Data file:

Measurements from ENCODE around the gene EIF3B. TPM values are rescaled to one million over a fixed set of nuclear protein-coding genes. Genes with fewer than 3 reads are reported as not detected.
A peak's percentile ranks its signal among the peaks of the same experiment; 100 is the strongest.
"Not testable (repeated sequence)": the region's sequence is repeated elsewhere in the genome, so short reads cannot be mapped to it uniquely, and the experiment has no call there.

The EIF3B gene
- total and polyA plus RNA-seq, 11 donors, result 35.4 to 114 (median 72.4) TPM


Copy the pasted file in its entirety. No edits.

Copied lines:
Measurements from ENCODE around the gene EIF3B. TPM values are rescaled to one million over a fixed set of nuclear protein-coding genes. Genes with fewer than 3 reads are reported as not detected.
A peak's percentile ranks its signal among the peaks of the same experiment; 100 is the strongest.
"Not testable (repeated sequence)": the region's sequence is repeated elsewhere in the genome, so short reads cannot be mapped to it uniquely, and the experiment has no call there.

The EIF3B gene
- total and polyA plus RNA-seq, 11 donors, result 35.4 to 114 (median 72.4) TPM